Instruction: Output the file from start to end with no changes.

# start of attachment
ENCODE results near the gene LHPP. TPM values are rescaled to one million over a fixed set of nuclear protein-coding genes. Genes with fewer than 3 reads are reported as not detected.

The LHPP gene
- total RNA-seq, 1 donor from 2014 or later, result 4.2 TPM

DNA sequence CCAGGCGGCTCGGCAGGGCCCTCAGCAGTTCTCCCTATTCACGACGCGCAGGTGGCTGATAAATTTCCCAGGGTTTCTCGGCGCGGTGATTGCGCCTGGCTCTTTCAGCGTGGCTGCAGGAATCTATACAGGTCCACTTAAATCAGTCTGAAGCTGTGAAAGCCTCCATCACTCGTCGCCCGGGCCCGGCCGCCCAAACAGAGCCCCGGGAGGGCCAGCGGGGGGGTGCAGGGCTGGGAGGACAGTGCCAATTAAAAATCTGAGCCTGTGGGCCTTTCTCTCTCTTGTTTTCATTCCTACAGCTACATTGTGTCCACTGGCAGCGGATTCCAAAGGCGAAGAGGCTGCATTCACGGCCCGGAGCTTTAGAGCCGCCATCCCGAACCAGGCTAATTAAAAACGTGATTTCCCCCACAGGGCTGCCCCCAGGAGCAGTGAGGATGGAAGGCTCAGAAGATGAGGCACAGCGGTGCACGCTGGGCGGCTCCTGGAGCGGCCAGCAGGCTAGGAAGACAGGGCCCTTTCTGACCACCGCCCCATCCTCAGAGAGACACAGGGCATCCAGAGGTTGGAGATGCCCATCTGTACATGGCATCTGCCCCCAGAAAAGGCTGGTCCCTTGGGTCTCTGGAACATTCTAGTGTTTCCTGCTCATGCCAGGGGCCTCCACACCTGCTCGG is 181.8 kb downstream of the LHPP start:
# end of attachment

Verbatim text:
ENCODE results near the gene LHPP. TPM values are rescaled to one million over a fixed set of nuclear protein-coding genes. Genes with fewer than 3 reads are reported as not detected.

The LHPP gene
- total RNA-seq, 1 donor from 2014 or later, result 4.2 TPM

DNA sequence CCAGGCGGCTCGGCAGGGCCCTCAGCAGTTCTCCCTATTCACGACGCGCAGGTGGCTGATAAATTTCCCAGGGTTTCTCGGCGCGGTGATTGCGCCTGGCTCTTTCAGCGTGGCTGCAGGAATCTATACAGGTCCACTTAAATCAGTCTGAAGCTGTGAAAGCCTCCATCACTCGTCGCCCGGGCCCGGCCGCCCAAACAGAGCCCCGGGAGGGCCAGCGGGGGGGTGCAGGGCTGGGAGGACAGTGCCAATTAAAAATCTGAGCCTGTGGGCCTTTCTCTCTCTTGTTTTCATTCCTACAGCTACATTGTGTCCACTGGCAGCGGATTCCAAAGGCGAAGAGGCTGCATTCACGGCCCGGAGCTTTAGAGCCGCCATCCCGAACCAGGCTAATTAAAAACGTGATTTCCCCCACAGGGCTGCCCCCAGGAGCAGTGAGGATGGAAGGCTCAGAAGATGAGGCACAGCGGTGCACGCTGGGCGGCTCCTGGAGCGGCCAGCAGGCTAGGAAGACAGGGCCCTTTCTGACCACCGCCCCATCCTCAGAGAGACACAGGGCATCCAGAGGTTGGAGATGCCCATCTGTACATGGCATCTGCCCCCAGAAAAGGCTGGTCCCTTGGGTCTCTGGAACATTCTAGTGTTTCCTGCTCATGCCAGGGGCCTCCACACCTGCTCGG is 181.8 kb downstream of the LHPP start: